TFA: You also created a homemade kimchi kit. Why sell a DIY kit?
Oh: It sells well around the holidays, especially. It’s a 7-inch cube, it’s a perfect gift size and it’s super cute. It’s the first kit of its kind. That kit took me two years to develop. I had to create the paste, then create the kit for it.
What’s great about the kit is it works every time — it takes the guesswork out of making kimchi. I have so many people tell me they tried to make kimchi on their own and it didn’t work. Kimchi tastes totally different when you’re making it to when it’s done fermenting it and eating it. With lactic acid fermentation, it’s transforming the food on the molecular level. So people, when they’re making it, they try to mess with the flavor to make it taste how they want, but the flavor changes through fermentation.
I’m trying to educate consumers and retailers on how they can use this paste with their vegetables. Retailers can take any vegetable past their prime and make kimchi with it, add value to things they potentially have to throw away. It’s the art of how to transform your vegetables. It’s a great way to maintain food sovereignty. You’re in control of what you make and what you put in your body.
TFA: How have Americans’ perception of kimchi changed from when you started to now?
Oh: It’s interesting because, definitely, there’s a greater awareness of it. It’s kind of confusing on two ends because people don’t know what good kimchi is. There are a lot of chefs that put kimchi on their menus, but it’s not really kimchi. It’s quick kimchi, they acidify it with vinegar.
I’m curious how exactly it will end up in the American diet because kimchi is part of the American food zeitgeist. Kombucha is fully incorporated — it’s an American thing now. But kimchi, I don’t know. I’m curious how people are going to want to eat their kimchi. I think it will possibly be in the form of salad or salad accompaniment. I think a lot of people like kimchi with their eggs in the morning. My favorite way, personally, is on a hot dog, with Western food. I fulfilled a lifelong dream – -one of my neighbors in Brooklyn is Joe’s Pizza. He made a kimchi pizza. I like it better than pepperoni. Kimchi and cheese is like Starsky and Hutch, it’s a great combination.
TFA: Where do you see the future of the industry for fermented products?
Oh: I see more of it, especially after whenever this outbreak settles. Though I got to say, what’s been interesting, the media and journalists have not been touting naturally fermented foods which they should be. I get the resistance to promoting probiotic supplements, I don’t think they’re good either. But I don’t get why no one is promoting fermented foods naturally to people because this has been saving people’s health since the beginning of time.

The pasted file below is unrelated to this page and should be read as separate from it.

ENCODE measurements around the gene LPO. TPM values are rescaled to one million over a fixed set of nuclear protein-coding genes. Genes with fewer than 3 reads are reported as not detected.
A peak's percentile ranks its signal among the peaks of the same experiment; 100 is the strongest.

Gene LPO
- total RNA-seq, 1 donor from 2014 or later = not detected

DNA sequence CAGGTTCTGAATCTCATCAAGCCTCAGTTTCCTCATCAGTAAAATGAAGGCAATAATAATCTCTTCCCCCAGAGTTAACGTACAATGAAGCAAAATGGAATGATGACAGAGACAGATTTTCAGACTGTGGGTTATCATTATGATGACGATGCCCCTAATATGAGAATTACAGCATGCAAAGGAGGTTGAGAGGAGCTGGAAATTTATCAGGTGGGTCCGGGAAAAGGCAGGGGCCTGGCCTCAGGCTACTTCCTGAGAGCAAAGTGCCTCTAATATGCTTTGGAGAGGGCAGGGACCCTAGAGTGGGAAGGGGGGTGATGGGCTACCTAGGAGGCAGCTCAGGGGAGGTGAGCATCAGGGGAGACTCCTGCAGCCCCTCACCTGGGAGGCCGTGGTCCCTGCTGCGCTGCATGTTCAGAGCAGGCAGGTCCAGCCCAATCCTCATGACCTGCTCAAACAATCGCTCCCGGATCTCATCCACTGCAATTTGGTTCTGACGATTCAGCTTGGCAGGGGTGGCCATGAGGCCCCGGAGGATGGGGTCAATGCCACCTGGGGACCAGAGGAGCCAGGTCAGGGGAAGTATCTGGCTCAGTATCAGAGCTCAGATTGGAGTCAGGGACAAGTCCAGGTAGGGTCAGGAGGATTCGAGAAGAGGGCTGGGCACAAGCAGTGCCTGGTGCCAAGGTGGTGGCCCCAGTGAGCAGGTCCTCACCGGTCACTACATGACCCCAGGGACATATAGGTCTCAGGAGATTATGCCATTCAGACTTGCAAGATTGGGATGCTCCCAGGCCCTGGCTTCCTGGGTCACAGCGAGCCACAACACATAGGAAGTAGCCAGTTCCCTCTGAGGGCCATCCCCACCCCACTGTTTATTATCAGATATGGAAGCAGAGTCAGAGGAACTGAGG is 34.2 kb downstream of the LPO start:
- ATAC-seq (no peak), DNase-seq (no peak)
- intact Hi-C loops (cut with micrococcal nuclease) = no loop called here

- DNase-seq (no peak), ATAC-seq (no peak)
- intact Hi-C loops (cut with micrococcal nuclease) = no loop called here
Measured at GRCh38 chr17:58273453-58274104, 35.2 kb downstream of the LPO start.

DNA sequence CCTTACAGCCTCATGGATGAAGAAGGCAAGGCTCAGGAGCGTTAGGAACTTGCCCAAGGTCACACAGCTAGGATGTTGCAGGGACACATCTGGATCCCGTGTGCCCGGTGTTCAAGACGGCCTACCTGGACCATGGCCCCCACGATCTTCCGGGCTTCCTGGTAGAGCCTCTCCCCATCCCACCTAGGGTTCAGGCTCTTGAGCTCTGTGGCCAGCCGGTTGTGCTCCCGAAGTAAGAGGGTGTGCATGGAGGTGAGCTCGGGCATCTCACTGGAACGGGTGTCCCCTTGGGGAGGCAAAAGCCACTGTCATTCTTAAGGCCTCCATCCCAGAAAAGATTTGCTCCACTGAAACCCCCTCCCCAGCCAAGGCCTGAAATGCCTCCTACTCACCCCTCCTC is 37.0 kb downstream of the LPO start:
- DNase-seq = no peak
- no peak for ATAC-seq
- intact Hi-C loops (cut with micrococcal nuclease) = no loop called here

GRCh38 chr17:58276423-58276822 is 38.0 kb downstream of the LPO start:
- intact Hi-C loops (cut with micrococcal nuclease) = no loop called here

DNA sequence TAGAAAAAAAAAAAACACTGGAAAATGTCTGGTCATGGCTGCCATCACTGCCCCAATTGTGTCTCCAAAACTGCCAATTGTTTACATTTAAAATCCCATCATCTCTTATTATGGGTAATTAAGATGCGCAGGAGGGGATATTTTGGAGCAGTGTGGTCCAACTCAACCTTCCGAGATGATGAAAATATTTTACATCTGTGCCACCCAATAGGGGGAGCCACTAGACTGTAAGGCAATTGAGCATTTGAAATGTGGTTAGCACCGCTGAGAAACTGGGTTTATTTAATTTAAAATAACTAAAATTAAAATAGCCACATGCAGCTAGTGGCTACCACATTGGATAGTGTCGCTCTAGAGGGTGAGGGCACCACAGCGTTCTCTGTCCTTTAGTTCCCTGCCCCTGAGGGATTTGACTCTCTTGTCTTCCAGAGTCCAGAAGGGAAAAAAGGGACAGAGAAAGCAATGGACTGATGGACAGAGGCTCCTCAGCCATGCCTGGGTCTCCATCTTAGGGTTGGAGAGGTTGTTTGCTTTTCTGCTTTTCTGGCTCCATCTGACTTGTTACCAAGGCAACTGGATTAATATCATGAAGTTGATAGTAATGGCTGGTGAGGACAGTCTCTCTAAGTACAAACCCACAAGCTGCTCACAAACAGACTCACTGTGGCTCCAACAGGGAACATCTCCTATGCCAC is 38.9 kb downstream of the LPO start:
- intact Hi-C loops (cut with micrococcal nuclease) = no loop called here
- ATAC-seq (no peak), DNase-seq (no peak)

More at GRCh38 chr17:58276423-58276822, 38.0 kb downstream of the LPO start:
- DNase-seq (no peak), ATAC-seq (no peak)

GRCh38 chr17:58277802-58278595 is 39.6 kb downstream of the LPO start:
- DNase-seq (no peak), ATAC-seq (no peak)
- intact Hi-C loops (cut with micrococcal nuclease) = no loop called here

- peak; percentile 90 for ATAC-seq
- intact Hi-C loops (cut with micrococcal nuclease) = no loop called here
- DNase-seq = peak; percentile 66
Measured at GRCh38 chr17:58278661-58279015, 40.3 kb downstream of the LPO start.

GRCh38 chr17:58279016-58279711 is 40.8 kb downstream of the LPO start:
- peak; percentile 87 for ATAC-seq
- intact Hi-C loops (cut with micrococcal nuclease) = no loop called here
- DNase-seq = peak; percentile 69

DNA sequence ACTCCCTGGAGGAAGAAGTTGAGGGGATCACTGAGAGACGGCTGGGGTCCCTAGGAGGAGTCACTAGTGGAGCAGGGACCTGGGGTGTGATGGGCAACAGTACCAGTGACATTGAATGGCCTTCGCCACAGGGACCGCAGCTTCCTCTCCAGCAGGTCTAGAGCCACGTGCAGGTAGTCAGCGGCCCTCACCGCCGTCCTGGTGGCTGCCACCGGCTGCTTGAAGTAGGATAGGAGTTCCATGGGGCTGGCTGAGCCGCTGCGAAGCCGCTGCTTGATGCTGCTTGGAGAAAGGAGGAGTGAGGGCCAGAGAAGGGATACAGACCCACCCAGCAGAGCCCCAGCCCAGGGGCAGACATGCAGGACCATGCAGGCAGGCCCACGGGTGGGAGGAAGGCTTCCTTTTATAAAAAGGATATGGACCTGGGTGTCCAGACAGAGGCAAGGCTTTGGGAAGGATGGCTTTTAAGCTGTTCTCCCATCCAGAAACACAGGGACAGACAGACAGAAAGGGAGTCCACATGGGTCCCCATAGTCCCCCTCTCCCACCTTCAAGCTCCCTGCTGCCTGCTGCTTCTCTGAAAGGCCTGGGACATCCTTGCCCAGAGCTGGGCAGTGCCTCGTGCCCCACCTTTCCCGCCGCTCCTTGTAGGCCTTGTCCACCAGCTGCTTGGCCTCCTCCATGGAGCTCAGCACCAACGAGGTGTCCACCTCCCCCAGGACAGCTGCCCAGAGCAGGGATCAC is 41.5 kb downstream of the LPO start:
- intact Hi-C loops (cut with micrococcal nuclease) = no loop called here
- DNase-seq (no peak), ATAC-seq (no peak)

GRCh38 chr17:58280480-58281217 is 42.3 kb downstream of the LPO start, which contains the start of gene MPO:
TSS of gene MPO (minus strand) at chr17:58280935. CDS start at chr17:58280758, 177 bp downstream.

I see the fermented space growing. I’m curious to see if the supplement industry is going to blow up. I’m not a proponent of the probiotic supplement industry.
TFA: What’s your advice for other startups wanting to start a fermentation brand?
Oh: (Laughs) Besides don’t. Food is tough. Especially now because I think it’s going to get even harder. Really, I wouldn’t want to discourage anyone. But coming out of this, so many people are going to want to start a food brand. You’ll have people coming in that have funding.
That said, you have to love food to do it. But only do it if you love it. But if you don’t love it and you just want to make a killing at it, that’s not going to work. As they say, it takes 10 years to be an overnight success in the food business.
TFA: What are the future plans for Mama O’s Premium Kimchi?
Oh: Right now, I want to start more partnerships with restaurants when they open again. A lot of restaurants don’t have the time to make it, but I don’t want them making quick kimchi and passing it off as real kimchi.
We are launching our first hot sauce — Kimchilli — in May with Whole Foods. I’m super excited to launch the hot sauce.
I’m super lucky — I wish people would acknowledge luck in their success. I was fortunate with my timing, the new science with the mind-gut connection was starting to come out. I’m really trying to make things that people need. And do a lot of education.
Ultimately my goal is to change how Americans eat and encourage them to eat more like Korean people. I totally get the appeal of a Western diet. I love a good steak. But you can’t just eat a steak. You have to have sides and all of that with it. Just a steak is obscene. I’m really trying to encourage people to eat in a way where meat isn’t the main thing, it’s just an accompaniment. Eat more traditionally fermented foods. One interesting thing with fermented foods is it’s not all the same probiotics. Kombucha affects me differently than when I eat kimchi. Even yogurt, I feel it does the least for me. But it’s based on your personal chemistry as well. It all depends on what works for you, then incorporating things in your diet. There’s a lot of education that needs to happen.